A significant increase (P ≤ 0.019; n = 3) in the uptake of PSMA-targeted MNPs was also detected in vivo, in the PSMA(+) tumors of Group 2 mice compared to Group 3 mice, 18 h, 42 h, and 66 h post-PDT and MNP administration, in the 800 nm channel (Figure 6 and Figure S7). Quantification of the 800 nm in vivo fluorescence signal revealed: 11.9-fold; 11.5-fold; and 9.9-fold higher accumulation of the PSMA-targeted MNPs in the PSMA(+) tumors of Group 2 mice compared to Group 3 mice, 18 h, 42 h, and 66 h post-PDT and MNP administration, respectively. Statistically (P ≤ 0.031; n = 3), more of the PSMA-targeted MNPs were also detected ex vivo in the PSMA(+) tumors of Group 2 mice compared to Group 3 mice, 66 h post-MNP administration (Figure 6E).

Using the 800 nm ex vivo fluorescence signal to determine the organ distribution ratio, 66 h post-MNP administration, we calculated the following percentage of the injected dose (% ID) in the organs of Group 2 mice: 2.8 ± 0.6% ID of the administered PSMA-targeted MNPs were present in the PSMA(+) tumors; 79.8 ± 4.0% ID in the liver; 14.4 ± 2.2% ID in the spleen; and 3.0 ± 1.4% ID in the kidney (Table S2). On the other hand, in Group 3 mice not treated with PDT, we calculated: 0.6 ± 0.4% ID of the administered PSMA-targeted MNPs were present in the PSMA(+) tumors; and 86.3 ± 1.0% ID in the liver; 11.2 ± 1.2% ID in the spleen; and 1.9 ± 0.4% ID in the kidney (Table S3).

A significant increase (P ≤ 0.018; n = 3) in the uptake of the PSMA-targeted MNPs was also detected in vivo, in the PSMA(-) tumors of Group 4 mice (pretreated with PDT) compared to Group 5 mice (not treated with PDT), 18 h, 42 h, and 66 h post-PDT and MNP administration, on the 800 nm channel (Figure S9 and Figure S10). Quantification of the 800 nm in vivo fluorescence signal revealed: 5.4-fold; 5.6-fold; 3.6-fold, higher accumulation of the PSMA-targeted MNPs in the PSMA(-) tumors of Group 4 mice compared to Group 5 mice, 18 h, 42 h, and 66 h post-PDT and MNP administration, respectively. A significant difference (P = 0.020; n = 3) was also detected between both groups, ex vivo (Figure S8E).

Using the ex vivo fluorescence signal to determine the organ biodistribution ratio, 66 h post-MNP administration, in Group 4 mice, we calculated the following: 5.7 ± 1.3% ID of the administered PSMA-targeted MNPs were present in the PSMA(-) tumors; 82.4 ± 4.8% ID in the liver; 9.3 ± 3.4% ID in the spleen; and 2.6 ± 2.0% ID in the kidney (Table S4). On the other hand, in Group 5 mice not treated with PDT, we calculated 2.7 ± 0.4% ID of the administered PSMA-targeted MNPs were present in the PSMA(-) tumors; and 83.6 ± 3.3% ID in the liver; 11.6 ± 2.8% ID in the spleen; and 2.1 ± 0.1% ID in the kidney (Table S5).

In vivo MRI of enhanced MNP delivery after PDT

A significant increase (P ≤ 0.008; n = 3) in the uptake of PSMA-targeted MNPs was detected in the PSMA(+) tumors of Group 2 mice (pretreated with PDT) compared to those of Group 3 mice (not treated with PDT), 18 h, 42 h, and 66 h post-PDT and MNP administration, using T2-W MRI (Figure 7B). A black pixel analysis derivative adapted for single tumor mouse models (Method S6 and Figures S11) was used to quantify the accumulation of the PSMA-targeted MNPs in PSMA(+) tumors of Group 2 mice compared to those of Group 3 mice, 18 h, 42 h, and 66 h post-PDT. A prominent left shift towards lower intensity pixels was detected in the tumor pixel intensity distribution histogram, 18 h, 42 h, and 66 h after the administration of the PSMA-targeted MNPs in Group 2 mice but not in Group 3 mice (Figure S12). Quantification revealed: 6.7-fold; 7.7-fold; and 5.5-fold more of the PSMA-targeted MNPs accumulated in the PSMA(+) tumors of Group 2 mice compared to those of Group 3 mice, 18 h, 42 h, and 66 h post MNP administration (Figure 7C).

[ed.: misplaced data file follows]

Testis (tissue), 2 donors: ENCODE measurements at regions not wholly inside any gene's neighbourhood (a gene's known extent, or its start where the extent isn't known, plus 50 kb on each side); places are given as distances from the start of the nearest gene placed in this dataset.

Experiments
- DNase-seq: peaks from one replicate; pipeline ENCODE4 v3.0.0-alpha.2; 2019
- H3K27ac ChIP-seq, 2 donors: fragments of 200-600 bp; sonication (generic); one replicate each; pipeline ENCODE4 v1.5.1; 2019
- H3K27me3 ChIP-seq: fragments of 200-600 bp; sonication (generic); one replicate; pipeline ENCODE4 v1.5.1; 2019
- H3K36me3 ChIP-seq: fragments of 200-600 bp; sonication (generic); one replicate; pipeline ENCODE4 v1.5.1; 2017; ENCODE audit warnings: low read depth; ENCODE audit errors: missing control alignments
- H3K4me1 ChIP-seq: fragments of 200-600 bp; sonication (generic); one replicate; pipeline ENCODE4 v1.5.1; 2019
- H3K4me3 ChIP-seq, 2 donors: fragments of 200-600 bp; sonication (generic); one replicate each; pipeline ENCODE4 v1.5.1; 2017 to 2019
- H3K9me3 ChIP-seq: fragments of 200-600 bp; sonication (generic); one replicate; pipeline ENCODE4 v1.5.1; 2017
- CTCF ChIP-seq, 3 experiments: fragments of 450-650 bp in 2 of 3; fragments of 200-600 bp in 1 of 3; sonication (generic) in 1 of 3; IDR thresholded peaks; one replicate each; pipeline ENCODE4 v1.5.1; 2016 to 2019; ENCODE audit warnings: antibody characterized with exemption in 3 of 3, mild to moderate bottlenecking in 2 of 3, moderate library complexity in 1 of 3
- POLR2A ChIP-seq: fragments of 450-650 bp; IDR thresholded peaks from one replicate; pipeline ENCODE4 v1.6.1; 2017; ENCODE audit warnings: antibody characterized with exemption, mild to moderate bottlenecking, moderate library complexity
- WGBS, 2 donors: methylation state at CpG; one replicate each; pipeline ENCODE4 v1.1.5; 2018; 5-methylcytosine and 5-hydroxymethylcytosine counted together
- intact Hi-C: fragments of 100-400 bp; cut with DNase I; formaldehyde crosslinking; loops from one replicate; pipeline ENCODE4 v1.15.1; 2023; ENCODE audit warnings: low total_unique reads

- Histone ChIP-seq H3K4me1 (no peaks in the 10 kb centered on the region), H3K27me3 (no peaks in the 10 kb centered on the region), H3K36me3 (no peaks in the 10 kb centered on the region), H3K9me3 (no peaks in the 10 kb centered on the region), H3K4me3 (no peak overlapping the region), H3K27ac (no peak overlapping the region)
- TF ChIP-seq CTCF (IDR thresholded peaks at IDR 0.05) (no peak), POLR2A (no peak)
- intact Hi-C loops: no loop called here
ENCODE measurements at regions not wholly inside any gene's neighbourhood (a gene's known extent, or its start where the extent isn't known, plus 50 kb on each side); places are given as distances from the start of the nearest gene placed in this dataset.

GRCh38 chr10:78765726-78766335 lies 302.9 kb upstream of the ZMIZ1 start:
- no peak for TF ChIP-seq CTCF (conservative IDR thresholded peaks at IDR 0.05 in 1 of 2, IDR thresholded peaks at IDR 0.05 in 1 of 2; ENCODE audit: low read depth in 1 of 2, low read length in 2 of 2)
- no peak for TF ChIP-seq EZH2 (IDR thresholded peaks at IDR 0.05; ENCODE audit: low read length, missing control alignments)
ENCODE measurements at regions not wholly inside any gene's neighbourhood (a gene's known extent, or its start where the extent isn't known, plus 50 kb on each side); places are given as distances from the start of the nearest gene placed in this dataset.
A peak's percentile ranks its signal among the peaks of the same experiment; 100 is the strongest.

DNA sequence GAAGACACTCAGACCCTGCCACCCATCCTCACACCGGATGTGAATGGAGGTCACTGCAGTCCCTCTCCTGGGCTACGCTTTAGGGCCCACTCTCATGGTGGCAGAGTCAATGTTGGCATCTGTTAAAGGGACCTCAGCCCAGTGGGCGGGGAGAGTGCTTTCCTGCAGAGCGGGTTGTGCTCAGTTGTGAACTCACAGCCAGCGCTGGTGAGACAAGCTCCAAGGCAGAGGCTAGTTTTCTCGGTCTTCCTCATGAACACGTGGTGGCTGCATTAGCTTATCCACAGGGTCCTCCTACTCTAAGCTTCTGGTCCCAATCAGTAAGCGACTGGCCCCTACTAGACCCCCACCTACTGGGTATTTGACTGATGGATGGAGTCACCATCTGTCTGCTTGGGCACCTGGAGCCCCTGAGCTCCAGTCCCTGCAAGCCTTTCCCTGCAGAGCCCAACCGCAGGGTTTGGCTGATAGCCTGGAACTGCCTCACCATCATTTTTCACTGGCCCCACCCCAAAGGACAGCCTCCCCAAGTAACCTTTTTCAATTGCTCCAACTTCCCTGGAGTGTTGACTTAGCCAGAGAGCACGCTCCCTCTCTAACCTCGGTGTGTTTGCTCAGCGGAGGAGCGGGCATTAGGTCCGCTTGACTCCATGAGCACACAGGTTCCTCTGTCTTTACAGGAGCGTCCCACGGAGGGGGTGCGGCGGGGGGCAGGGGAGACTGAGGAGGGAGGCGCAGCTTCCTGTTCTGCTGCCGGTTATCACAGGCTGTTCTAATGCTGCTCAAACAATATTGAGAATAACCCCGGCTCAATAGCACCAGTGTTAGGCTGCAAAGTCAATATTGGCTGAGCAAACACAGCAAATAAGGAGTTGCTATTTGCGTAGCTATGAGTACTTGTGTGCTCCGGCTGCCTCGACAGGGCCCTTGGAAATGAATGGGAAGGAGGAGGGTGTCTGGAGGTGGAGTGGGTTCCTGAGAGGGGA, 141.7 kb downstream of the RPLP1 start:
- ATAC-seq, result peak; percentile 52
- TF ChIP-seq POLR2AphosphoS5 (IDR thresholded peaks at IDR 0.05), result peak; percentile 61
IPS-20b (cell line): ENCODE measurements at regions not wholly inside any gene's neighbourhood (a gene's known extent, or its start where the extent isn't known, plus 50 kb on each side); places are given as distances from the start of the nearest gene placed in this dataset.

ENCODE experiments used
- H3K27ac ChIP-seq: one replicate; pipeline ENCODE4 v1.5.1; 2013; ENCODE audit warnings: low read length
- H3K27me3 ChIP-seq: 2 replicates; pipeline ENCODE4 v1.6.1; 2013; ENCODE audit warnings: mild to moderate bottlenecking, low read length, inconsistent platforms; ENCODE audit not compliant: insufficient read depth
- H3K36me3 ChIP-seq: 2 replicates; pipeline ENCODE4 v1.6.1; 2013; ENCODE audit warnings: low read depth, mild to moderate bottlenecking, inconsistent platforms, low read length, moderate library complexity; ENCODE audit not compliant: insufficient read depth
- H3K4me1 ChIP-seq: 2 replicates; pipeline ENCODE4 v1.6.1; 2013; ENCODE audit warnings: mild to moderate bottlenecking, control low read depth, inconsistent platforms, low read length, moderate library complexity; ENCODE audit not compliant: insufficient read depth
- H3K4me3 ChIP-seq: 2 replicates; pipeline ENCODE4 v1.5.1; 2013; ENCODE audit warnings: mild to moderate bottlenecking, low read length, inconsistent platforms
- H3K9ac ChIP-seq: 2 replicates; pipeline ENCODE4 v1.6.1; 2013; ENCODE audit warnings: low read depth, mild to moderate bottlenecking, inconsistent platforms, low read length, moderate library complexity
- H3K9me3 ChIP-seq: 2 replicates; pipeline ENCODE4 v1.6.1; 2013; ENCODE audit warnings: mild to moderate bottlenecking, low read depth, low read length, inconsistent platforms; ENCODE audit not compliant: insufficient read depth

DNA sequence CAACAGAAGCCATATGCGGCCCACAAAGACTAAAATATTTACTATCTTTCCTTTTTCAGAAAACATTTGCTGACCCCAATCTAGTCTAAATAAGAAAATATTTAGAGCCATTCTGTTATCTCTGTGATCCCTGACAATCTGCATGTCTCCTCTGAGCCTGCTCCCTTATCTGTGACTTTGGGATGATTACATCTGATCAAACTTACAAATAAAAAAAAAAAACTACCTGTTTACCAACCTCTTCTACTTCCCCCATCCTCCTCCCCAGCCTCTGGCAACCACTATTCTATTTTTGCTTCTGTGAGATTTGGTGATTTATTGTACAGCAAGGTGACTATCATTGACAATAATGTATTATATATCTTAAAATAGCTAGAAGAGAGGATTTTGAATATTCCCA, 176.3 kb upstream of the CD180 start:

Figure 5 

In vivo fluorescence image-guided PDT in PSMA(+) tumor-bearing mice. A) Schematic representing the experimental design for Groups 2 and 3 mice, respectively. B) 700 nm in vivo fluorescence images of representative male NSG mice bearing human PSMA(+) PC3 PIP tumor xenografts, from Group 2 and Group 3, respectively. C) Quantification of the 700 nm in vivo fluorescence signal in PSMA(+) tumors of Group 2 mice compared to those from Group 3 mice (P = 0.023; n = 3), over 72 h post-YC-9 administration (66 h post-PDT). D) Quantification of the 700 nm ex vivo fluorescence signal from the organs of Group 2 mice compared to those from Group 3 mice (P = 0.008; n = 3), 72 h after YC-9 administration (66 h post-PDT).

Nanotheranostics Image (Click on the image to enlarge.)
 Figure 6 

In vivo fluorescence imaging of enhanced MNP delivery to PSMA(+) tumors, after PSMA-targeted PDT. A) Schematic representing the experimental design for Groups 2 and 3 mice, respectively. B) 800 nm in vivo fluorescence images of representative male NSG mice bearing human PSMA(+) PC3 PIP tumor xenografts, from Group 2 and Group 3, respectively. Group 2 mice were treated with PDT before the administration of the MNPs, while Group 3 mice were not treated with PDT. C) Quantification of the 800 nm in vivo fluorescence signal from the PSMA-targeted MNPs in PSMA(+) tumors of Group 2 mice compared to Group 3 mice, over 66 h post-MNP administration (P ≤ 0.019; n = 3). D) Quantification of the PSMA-targeted MNPs in the organs of Group 2 mice compared to those of Group 3 mice, 66 h after MNP administration (P ≤ 0.031; n = 3).

Nanotheranostics Image (Click on the image to enlarge.)
 Figure 7